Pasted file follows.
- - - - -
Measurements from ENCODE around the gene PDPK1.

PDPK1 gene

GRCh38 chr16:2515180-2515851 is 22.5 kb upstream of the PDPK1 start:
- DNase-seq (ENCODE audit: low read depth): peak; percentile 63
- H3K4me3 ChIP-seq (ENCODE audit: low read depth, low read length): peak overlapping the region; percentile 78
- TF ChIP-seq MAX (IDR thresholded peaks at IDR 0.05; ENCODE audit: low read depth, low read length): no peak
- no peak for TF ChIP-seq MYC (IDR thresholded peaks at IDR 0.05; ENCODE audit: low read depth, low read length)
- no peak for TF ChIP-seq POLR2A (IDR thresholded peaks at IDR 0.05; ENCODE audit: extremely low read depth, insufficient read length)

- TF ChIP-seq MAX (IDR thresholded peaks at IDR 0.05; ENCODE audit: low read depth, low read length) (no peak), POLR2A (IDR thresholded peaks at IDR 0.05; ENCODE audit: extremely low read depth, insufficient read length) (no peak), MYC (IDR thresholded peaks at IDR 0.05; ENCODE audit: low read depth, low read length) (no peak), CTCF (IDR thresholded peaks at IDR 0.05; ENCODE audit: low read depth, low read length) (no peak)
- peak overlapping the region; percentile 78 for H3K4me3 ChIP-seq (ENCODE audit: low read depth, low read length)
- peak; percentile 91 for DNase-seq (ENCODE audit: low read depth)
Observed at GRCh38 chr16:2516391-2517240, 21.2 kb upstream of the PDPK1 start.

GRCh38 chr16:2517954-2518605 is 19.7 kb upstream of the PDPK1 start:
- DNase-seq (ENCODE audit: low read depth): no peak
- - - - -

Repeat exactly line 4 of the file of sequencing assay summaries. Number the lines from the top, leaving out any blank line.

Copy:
- DNase-seq (ENCODE audit: low read depth): peak; percentile 63